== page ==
Using two case studies, we will demonstrate the utility of using minimal physiologicallybased pharmacokinetic (mPBPK) modelling approach to construct detail quantitative relationships between the FcRn binding affinity/charges and the PK parameters of the TMAb. Such relationships are useful to identify the discovery “sweet spot” in designing future generation of TMAb wth desirable biodistribution and elimination properties (Reverse Translational Appraoch). Furthermore, the mPBPK model developed in the preclinical model was useful to predict the PK of the TMAb in adult human subjects (Forward Translational Approach)

Workshop Leader:

Chee Meng Ng,

Associate Professor of Pharmaceutical Science,

University of Kentucky

Workshop G: CMO Management; Challenges & Insights for Outsourcing Complex Biologics such as ADCs

9:00 – 12:00

This workshop will focus on:

• Buy vs. make: Key considerations as an enabler for an effective outsourcing strategy
• Differentiated strategies for “simple” vs “complex” biologics?
• Critical success factors for effective outsourcing
• Scale-up and site transfer of a conjugation process with impact on key product quality attributes: a case study
• Analytical transfers: considerations & lessons learned from a challenging assay transfers
• CDMO or CMO? Outsourcing of overarching development workflows vs. “just” API manufacturing?

Workshop Leader:

Jens Lohrmann,

Head of Disease Area,
Oncology & Technical Development,

Novartis

Workshop B: Exploring Novel Mechanism of Actions, Optimizing Payload & Linker Chemistry & Deepening Understanding of Payload Driven Toxicities

1:00 – 4:00

Discussion will focus on how payload-linker combinations can affect ADC clinical activity and toxicities when attached to antibodies, and how the most appropriate payload-linker combination can be chosen for a particular antibody and/or cancer type. Attend this workshop to explore the scientific biological rationale for maximizing the synergy of ADC payload- linker combinations.

Join your peers at this workshop to:

• Improve understanding of the most desirable properties of payloads and linkers
• Review current payload-linker combinations which are enhancing the therapeutic window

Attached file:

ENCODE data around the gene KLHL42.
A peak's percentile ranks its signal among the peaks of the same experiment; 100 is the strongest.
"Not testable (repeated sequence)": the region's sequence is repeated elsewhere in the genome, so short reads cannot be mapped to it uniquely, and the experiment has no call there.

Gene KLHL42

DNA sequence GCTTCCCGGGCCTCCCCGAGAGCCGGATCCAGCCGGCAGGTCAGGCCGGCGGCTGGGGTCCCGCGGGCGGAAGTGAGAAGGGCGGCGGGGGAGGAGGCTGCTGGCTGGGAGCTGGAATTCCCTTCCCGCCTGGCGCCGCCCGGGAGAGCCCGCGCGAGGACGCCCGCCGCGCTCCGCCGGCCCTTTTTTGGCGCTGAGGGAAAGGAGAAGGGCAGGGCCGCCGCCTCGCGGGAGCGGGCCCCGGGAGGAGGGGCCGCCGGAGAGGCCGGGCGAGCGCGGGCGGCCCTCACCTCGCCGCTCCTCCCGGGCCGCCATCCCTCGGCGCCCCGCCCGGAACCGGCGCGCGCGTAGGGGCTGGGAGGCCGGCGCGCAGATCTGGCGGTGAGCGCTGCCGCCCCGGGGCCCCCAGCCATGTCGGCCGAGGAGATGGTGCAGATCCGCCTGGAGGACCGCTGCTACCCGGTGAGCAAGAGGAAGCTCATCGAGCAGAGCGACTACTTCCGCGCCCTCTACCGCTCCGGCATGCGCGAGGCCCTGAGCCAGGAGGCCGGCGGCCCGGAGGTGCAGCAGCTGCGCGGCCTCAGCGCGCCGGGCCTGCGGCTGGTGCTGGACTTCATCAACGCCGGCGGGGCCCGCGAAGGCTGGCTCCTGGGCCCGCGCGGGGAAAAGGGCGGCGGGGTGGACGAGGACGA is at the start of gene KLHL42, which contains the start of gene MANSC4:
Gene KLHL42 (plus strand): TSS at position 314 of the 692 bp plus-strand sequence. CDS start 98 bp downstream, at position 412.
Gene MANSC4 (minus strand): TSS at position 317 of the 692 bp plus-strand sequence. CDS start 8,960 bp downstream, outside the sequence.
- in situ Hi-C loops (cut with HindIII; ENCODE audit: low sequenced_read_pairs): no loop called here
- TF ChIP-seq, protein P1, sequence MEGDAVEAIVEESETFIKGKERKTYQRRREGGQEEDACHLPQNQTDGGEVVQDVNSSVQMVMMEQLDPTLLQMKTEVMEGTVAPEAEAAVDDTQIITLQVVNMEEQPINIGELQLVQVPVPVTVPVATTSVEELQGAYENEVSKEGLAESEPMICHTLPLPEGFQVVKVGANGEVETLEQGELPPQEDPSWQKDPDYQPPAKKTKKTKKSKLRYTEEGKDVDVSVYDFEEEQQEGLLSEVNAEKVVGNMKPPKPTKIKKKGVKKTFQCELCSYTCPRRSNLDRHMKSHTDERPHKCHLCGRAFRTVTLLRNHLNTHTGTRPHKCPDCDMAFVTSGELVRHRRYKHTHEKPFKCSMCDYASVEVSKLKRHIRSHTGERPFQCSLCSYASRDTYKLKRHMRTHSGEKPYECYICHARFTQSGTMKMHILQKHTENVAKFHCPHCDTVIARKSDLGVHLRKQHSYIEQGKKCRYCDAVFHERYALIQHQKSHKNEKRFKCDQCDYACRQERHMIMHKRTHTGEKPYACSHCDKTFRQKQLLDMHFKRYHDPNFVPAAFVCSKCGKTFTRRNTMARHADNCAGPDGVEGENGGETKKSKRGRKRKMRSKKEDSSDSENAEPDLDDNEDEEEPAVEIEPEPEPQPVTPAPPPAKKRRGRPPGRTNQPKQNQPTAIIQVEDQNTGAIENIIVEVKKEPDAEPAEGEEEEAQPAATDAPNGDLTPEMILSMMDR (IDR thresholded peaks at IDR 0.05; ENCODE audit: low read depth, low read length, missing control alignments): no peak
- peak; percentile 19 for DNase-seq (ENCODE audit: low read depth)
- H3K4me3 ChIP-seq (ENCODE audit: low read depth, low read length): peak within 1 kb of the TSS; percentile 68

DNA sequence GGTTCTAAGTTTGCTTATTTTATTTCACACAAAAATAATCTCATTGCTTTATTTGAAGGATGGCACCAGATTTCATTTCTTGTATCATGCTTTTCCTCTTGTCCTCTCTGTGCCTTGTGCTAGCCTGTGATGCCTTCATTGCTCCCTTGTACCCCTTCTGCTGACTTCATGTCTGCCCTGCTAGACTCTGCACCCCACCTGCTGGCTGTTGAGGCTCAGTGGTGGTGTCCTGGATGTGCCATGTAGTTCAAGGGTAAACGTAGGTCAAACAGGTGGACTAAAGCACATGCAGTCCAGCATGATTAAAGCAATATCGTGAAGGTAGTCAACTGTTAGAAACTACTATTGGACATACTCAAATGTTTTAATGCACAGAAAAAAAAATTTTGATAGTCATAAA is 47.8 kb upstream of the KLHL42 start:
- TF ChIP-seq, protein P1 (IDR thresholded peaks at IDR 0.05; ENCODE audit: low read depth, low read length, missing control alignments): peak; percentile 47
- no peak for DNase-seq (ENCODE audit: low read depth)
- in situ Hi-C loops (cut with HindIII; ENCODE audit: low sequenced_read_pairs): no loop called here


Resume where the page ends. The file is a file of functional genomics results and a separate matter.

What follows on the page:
• We will also cover past strategies to improve and balance: payload potency, impact of homogeneous conjugations on PK/PD, protein/nucleic acid payloads & synergy with I/O
• Explore payload and linker combinations currently at the discovery or development stages
• Learn to develop linker-payloads that will not release prematurely
• Discover important considerations for designing the optimum payload-linker

Workshop Leaders:

Rick Powers,

Independent Consultant

 

Ed Ha,

Founding Principal Scientist

Angiex, Inc

Workshop D: The Chemistry of Toxins, Conjugations & Linkers for Antibody-drug Conjugates

1:00 – 4:00

The choice of linker and payload for an ADC is essential for the selection of a successful clinical candidate. This workshop will deepen the understanding of the chemistry behind conjugation technologies and be held by highly experienced leaders in the ADC field who have designed successful candidates from discovery all the way to clinical trials.

Attend this workshop to:

• Understand synthetic challenges, structural features, and stability of toxins
• Chemistry of linkers, linker choice, linker release mechanisms
• Site-specific conjugations vs non-site-specific conjugations
• Stability of ADCs
• Mitigation of aggregation

Workshop Leaders:

Thomas Nittoli,

Director of R&D Chemistry,

Regeneron Pharmaceuticals, Inc.

 

Brian Mendelsohn,

Director,

Ajinomoto Bio-Pharma Services

 

Naresh Jain,

President & CEO,

NJ Biopharmaceuticals LLC

Sean Smith,

Senior Director - Chemistry,

Silverback Therapeutics

Workshop F: From FIH to Post-commercial: ADC Reference Standard Management & Setting Specifications

1:00 – 4:00

This workshop will explore two challenges presented by ADCs during the lifecycle of a product

Identifying and managing the primary reference materials

The reference material for a FIH ADC may be derived from research or development materials, from toxicology lots or from the first GMP lot. However, this material may not be representative of the product later in its lifecycle and/or it may be limited in quantity. We will explore ways to identify and manage reference standard materials and how to bridge references as the product moves towards commercialization and beyond. The primary focus will be on the ADC reference, however the group may explore similar issues as they relate to mAb, drug or linker, impurity standards, and/or assay standards.

Setting and justifying specifications

The specifications for an ADC have been of particular interest for regulators due to the complex and toxic nature of these products. The product profile can be relatively ‘simple’ (i.e. toxic drug attached to benign targeting mAb) or much more complex – for instance if the mAb has activity, demonstrates differential binding post-conjugation, or stability is an issue. As more is learned about each particular ADC therapeutic product through pre-clinical, clinical and characterization work, identifying CQAs, managing the control strategy, and setting and justifying the specifications becomes an iterative process. As we move from FIH to a commercial product, assays may be fine-tuned or changed and activity assays may be introduced or refined, requiring bridging and specification updates. This workshop will provide an opportunity for us to discuss how we approach these challenges and meet the expectations of regulators for rigorous justifications regarding our decisions.

Workshop Leaders:

Shawn Novick,

Independent Consulant